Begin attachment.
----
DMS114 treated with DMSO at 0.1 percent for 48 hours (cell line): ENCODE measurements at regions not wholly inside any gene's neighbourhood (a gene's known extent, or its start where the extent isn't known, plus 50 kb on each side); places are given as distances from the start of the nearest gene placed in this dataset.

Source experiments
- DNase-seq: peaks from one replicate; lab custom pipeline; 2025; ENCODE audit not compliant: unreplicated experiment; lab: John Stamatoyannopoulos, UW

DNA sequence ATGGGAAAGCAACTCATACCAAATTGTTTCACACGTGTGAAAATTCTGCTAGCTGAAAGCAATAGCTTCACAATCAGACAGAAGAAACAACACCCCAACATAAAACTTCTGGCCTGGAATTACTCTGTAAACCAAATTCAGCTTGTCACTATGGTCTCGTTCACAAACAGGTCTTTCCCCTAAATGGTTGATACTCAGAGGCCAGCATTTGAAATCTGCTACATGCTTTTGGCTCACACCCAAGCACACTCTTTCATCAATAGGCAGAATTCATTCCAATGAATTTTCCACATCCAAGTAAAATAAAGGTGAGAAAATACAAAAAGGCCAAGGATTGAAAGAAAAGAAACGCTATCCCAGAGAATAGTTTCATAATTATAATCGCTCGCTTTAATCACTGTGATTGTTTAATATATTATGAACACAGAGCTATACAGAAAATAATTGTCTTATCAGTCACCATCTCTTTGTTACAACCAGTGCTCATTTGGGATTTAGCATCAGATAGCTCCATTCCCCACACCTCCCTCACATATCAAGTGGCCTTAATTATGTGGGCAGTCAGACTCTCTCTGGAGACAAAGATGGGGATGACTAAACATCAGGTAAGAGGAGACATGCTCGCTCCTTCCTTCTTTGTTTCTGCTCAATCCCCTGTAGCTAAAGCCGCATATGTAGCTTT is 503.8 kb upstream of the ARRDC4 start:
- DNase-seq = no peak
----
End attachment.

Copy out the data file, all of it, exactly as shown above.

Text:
DMS114 treated with DMSO at 0.1 percent for 48 hours (cell line): ENCODE measurements at regions not wholly inside any gene's neighbourhood (a gene's known extent, or its start where the extent isn't known, plus 50 kb on each side); places are given as distances from the start of the nearest gene placed in this dataset.

Source experiments
- DNase-seq: peaks from one replicate; lab custom pipeline; 2025; ENCODE audit not compliant: unreplicated experiment; lab: John Stamatoyannopoulos, UW

DNA sequence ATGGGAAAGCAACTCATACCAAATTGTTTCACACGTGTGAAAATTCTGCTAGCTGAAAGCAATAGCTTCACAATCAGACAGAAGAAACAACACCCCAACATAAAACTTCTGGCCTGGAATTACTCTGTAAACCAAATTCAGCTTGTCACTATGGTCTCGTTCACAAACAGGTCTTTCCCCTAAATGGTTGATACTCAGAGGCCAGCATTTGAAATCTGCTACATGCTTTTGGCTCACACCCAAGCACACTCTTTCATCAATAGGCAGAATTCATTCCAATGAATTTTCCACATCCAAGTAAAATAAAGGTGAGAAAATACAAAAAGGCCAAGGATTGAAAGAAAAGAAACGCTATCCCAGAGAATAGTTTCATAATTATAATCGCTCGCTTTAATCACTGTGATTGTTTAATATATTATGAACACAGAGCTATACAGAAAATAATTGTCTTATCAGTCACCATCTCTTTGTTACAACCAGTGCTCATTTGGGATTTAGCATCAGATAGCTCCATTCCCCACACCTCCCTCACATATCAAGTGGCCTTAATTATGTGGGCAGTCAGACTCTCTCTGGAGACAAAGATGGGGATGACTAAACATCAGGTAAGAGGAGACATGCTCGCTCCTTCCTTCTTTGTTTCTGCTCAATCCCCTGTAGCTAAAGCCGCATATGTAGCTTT is 503.8 kb upstream of the ARRDC4 start:
- DNase-seq = no peak